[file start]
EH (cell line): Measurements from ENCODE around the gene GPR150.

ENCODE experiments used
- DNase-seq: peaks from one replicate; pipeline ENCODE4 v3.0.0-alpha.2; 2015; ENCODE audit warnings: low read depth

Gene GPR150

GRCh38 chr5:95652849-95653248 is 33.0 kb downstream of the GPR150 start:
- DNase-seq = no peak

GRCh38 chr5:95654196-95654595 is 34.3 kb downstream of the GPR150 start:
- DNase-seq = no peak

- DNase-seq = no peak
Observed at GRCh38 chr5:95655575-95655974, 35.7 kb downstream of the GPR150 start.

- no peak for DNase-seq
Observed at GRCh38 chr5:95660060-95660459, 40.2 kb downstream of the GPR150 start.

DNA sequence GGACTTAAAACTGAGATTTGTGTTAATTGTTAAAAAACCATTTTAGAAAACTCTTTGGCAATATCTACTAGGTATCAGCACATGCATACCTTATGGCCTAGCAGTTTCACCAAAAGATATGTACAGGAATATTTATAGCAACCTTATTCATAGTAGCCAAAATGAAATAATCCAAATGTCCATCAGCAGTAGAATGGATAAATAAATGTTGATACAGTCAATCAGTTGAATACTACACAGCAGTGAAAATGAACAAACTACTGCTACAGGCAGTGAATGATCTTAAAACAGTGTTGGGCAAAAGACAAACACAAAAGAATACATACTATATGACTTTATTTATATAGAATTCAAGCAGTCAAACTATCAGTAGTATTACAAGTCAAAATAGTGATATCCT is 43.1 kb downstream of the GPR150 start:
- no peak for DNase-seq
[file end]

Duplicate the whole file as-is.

EH (cell line): Measurements from ENCODE around the gene GPR150.

ENCODE experiments used
- DNase-seq: peaks from one replicate; pipeline ENCODE4 v3.0.0-alpha.2; 2015; ENCODE audit warnings: low read depth

Gene GPR150

GRCh38 chr5:95652849-95653248 is 33.0 kb downstream of the GPR150 start:
- DNase-seq = no peak

GRCh38 chr5:95654196-95654595 is 34.3 kb downstream of the GPR150 start:
- DNase-seq = no peak

- DNase-seq = no peak
Observed at GRCh38 chr5:95655575-95655974, 35.7 kb downstream of the GPR150 start.

- no peak for DNase-seq
Observed at GRCh38 chr5:95660060-95660459, 40.2 kb downstream of the GPR150 start.

DNA sequence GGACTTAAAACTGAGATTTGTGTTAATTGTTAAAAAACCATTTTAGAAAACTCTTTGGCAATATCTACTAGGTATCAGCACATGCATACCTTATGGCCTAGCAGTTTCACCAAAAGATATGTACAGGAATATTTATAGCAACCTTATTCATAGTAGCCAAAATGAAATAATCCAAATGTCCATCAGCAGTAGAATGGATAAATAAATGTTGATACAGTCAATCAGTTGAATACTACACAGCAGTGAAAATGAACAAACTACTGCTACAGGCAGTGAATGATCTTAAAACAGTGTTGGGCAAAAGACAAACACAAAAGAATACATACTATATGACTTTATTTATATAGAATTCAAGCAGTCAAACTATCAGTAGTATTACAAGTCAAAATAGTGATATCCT is 43.1 kb downstream of the GPR150 start:
- no peak for DNase-seq